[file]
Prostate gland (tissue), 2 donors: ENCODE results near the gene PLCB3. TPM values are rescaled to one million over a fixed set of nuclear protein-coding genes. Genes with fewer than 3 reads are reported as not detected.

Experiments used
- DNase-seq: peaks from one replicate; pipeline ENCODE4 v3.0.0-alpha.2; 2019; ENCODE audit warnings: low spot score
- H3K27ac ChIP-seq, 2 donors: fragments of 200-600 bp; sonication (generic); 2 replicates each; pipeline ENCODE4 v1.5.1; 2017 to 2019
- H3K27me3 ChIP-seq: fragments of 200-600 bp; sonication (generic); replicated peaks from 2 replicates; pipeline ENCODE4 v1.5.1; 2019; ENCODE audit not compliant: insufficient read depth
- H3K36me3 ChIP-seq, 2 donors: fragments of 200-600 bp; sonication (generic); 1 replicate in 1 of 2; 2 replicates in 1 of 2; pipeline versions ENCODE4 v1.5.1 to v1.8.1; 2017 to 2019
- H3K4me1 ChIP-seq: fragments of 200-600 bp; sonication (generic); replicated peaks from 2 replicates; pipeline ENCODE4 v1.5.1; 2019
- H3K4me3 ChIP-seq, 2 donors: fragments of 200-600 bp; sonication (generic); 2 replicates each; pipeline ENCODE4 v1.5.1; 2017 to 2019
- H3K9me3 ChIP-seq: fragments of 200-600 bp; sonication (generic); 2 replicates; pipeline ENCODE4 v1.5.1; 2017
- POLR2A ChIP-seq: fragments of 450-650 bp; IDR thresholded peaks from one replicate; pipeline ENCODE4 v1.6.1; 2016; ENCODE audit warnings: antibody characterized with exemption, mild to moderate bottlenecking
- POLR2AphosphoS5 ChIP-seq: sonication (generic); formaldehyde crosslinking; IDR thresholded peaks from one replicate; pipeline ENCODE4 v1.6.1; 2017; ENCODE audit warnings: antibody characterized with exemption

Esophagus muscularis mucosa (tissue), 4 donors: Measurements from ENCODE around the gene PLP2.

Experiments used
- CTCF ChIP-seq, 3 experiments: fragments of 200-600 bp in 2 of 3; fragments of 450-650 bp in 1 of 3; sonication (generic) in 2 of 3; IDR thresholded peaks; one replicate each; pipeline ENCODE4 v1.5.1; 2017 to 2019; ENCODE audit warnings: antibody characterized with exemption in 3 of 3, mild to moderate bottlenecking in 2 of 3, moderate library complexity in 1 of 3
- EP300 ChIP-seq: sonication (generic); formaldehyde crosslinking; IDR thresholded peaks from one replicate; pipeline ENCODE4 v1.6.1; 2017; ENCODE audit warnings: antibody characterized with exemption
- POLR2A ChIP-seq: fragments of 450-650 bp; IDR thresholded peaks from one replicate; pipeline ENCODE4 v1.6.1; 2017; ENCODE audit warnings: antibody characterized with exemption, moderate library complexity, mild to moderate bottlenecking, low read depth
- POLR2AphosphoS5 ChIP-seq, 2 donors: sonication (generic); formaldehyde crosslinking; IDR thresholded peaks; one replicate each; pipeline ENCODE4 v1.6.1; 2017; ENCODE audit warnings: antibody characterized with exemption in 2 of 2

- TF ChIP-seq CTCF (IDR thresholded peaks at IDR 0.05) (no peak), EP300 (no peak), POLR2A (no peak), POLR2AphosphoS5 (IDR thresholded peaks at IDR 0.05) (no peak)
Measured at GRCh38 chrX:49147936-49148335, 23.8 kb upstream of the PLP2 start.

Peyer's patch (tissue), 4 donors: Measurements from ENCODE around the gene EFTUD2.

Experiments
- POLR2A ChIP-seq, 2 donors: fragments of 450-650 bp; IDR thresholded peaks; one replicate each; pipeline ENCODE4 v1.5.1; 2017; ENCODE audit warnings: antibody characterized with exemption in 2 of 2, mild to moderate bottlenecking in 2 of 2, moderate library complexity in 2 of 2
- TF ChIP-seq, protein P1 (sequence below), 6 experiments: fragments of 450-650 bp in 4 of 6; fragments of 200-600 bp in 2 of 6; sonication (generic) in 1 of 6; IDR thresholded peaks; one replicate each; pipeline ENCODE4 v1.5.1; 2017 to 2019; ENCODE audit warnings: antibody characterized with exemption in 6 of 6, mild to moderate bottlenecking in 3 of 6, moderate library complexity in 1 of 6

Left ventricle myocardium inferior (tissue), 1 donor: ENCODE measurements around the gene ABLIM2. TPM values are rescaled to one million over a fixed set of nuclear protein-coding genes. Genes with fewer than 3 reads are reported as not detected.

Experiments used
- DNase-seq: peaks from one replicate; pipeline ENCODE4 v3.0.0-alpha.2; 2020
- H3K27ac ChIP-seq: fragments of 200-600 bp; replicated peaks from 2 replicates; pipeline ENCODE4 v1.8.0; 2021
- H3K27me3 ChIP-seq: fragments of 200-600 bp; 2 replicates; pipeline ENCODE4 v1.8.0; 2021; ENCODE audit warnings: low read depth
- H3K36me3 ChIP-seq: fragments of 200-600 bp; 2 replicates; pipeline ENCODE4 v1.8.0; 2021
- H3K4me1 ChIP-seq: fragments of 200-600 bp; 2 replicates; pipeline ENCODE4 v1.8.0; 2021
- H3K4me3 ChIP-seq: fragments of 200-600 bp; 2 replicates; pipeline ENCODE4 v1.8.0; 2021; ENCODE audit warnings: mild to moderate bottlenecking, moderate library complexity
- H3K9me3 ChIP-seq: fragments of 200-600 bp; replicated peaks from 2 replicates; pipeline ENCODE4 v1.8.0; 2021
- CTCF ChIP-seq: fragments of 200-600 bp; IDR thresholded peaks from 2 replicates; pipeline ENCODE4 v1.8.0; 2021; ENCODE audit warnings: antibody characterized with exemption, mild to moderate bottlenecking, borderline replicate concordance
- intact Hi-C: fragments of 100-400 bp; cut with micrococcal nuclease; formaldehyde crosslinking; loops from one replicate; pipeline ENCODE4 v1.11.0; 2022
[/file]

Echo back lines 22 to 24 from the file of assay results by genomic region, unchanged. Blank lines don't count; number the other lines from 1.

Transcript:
- POLR2A ChIP-seq, 2 donors: fragments of 450-650 bp; IDR thresholded peaks; one replicate each; pipeline ENCODE4 v1.5.1; 2017; ENCODE audit warnings: antibody characterized with exemption in 2 of 2, mild to moderate bottlenecking in 2 of 2, moderate library complexity in 2 of 2
- TF ChIP-seq, protein P1 (sequence below), 6 experiments: fragments of 450-650 bp in 4 of 6; fragments of 200-600 bp in 2 of 6; sonication (generic) in 1 of 6; IDR thresholded peaks; one replicate each; pipeline ENCODE4 v1.5.1; 2017 to 2019; ENCODE audit warnings: antibody characterized with exemption in 6 of 6, mild to moderate bottlenecking in 3 of 6, moderate library complexity in 1 of 6

Left ventricle myocardium inferior (tissue), 1 donor: ENCODE measurements around the gene ABLIM2. TPM values are rescaled to one million over a fixed set of nuclear protein-coding genes. Genes with fewer than 3 reads are reported as not detected.